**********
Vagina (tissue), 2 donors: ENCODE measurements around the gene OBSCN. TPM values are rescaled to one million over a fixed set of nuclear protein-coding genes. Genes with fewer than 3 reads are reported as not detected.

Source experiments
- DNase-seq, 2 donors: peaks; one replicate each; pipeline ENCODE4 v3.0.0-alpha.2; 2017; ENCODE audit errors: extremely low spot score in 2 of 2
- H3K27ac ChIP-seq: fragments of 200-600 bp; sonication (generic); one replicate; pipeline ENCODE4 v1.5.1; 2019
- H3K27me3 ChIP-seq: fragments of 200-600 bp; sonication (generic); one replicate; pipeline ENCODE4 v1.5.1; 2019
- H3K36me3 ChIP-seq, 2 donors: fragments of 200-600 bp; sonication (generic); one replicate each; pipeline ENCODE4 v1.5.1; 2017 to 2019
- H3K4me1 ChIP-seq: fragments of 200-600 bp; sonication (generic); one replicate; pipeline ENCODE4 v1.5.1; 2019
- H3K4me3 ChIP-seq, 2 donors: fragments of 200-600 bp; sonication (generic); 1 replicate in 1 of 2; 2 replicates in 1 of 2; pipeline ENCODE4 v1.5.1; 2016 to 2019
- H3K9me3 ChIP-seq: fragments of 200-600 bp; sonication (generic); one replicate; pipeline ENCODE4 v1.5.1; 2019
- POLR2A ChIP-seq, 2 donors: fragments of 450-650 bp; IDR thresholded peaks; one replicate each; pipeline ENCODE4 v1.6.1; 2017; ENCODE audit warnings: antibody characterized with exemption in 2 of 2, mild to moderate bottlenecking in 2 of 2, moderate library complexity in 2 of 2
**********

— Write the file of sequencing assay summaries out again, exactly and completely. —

Vagina (tissue), 2 donors: ENCODE measurements around the gene OBSCN. TPM values are rescaled to one million over a fixed set of nuclear protein-coding genes. Genes with fewer than 3 reads are reported as not detected.

Source experiments
- DNase-seq, 2 donors: peaks; one replicate each; pipeline ENCODE4 v3.0.0-alpha.2; 2017; ENCODE audit errors: extremely low spot score in 2 of 2
- H3K27ac ChIP-seq: fragments of 200-600 bp; sonication (generic); one replicate; pipeline ENCODE4 v1.5.1; 2019
- H3K27me3 ChIP-seq: fragments of 200-600 bp; sonication (generic); one replicate; pipeline ENCODE4 v1.5.1; 2019
- H3K36me3 ChIP-seq, 2 donors: fragments of 200-600 bp; sonication (generic); one replicate each; pipeline ENCODE4 v1.5.1; 2017 to 2019
- H3K4me1 ChIP-seq: fragments of 200-600 bp; sonication (generic); one replicate; pipeline ENCODE4 v1.5.1; 2019
- H3K4me3 ChIP-seq, 2 donors: fragments of 200-600 bp; sonication (generic); 1 replicate in 1 of 2; 2 replicates in 1 of 2; pipeline ENCODE4 v1.5.1; 2016 to 2019
- H3K9me3 ChIP-seq: fragments of 200-600 bp; sonication (generic); one replicate; pipeline ENCODE4 v1.5.1; 2019
- POLR2A ChIP-seq, 2 donors: fragments of 450-650 bp; IDR thresholded peaks; one replicate each; pipeline ENCODE4 v1.6.1; 2017; ENCODE audit warnings: antibody characterized with exemption in 2 of 2, mild to moderate bottlenecking in 2 of 2, moderate library complexity in 2 of 2